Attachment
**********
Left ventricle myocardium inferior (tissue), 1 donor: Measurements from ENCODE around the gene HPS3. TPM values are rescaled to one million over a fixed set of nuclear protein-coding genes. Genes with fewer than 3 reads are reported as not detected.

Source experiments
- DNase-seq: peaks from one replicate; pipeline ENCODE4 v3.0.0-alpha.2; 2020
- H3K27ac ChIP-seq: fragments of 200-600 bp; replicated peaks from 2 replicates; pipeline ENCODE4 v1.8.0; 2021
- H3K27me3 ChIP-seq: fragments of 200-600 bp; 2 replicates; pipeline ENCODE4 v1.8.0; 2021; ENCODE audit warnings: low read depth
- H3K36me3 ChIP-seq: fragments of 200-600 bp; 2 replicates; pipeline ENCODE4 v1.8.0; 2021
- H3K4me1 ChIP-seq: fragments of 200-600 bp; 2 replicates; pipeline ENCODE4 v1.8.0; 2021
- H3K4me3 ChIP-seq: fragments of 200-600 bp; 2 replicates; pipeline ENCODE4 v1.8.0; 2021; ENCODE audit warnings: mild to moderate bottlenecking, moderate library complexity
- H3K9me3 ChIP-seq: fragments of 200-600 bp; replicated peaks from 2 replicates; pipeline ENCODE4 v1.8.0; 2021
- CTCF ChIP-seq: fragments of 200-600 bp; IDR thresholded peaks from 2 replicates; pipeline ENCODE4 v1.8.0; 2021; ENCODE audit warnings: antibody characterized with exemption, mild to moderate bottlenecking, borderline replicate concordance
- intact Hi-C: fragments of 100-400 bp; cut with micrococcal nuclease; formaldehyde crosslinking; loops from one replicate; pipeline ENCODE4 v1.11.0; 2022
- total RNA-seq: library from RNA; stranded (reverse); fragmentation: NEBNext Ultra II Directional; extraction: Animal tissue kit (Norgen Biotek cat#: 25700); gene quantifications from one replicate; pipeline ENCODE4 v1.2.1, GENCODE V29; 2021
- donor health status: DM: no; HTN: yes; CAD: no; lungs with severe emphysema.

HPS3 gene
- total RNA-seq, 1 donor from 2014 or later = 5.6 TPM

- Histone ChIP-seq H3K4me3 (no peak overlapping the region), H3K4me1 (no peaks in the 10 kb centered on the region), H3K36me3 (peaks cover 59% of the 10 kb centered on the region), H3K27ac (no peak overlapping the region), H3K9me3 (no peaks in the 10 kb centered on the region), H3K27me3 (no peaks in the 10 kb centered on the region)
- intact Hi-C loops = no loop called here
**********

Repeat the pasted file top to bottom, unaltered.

Left ventricle myocardium inferior (tissue), 1 donor: Measurements from ENCODE around the gene HPS3. TPM values are rescaled to one million over a fixed set of nuclear protein-coding genes. Genes with fewer than 3 reads are reported as not detected.

Source experiments
- DNase-seq: peaks from one replicate; pipeline ENCODE4 v3.0.0-alpha.2; 2020
- H3K27ac ChIP-seq: fragments of 200-600 bp; replicated peaks from 2 replicates; pipeline ENCODE4 v1.8.0; 2021
- H3K27me3 ChIP-seq: fragments of 200-600 bp; 2 replicates; pipeline ENCODE4 v1.8.0; 2021; ENCODE audit warnings: low read depth
- H3K36me3 ChIP-seq: fragments of 200-600 bp; 2 replicates; pipeline ENCODE4 v1.8.0; 2021
- H3K4me1 ChIP-seq: fragments of 200-600 bp; 2 replicates; pipeline ENCODE4 v1.8.0; 2021
- H3K4me3 ChIP-seq: fragments of 200-600 bp; 2 replicates; pipeline ENCODE4 v1.8.0; 2021; ENCODE audit warnings: mild to moderate bottlenecking, moderate library complexity
- H3K9me3 ChIP-seq: fragments of 200-600 bp; replicated peaks from 2 replicates; pipeline ENCODE4 v1.8.0; 2021
- CTCF ChIP-seq: fragments of 200-600 bp; IDR thresholded peaks from 2 replicates; pipeline ENCODE4 v1.8.0; 2021; ENCODE audit warnings: antibody characterized with exemption, mild to moderate bottlenecking, borderline replicate concordance
- intact Hi-C: fragments of 100-400 bp; cut with micrococcal nuclease; formaldehyde crosslinking; loops from one replicate; pipeline ENCODE4 v1.11.0; 2022
- total RNA-seq: library from RNA; stranded (reverse); fragmentation: NEBNext Ultra II Directional; extraction: Animal tissue kit (Norgen Biotek cat#: 25700); gene quantifications from one replicate; pipeline ENCODE4 v1.2.1, GENCODE V29; 2021
- donor health status: DM: no; HTN: yes; CAD: no; lungs with severe emphysema.

HPS3 gene
- total RNA-seq, 1 donor from 2014 or later = 5.6 TPM

- Histone ChIP-seq H3K4me3 (no peak overlapping the region), H3K4me1 (no peaks in the 10 kb centered on the region), H3K36me3 (peaks cover 59% of the 10 kb centered on the region), H3K27ac (no peak overlapping the region), H3K9me3 (no peaks in the 10 kb centered on the region), H3K27me3 (no peaks in the 10 kb centered on the region)
- intact Hi-C loops = no loop called here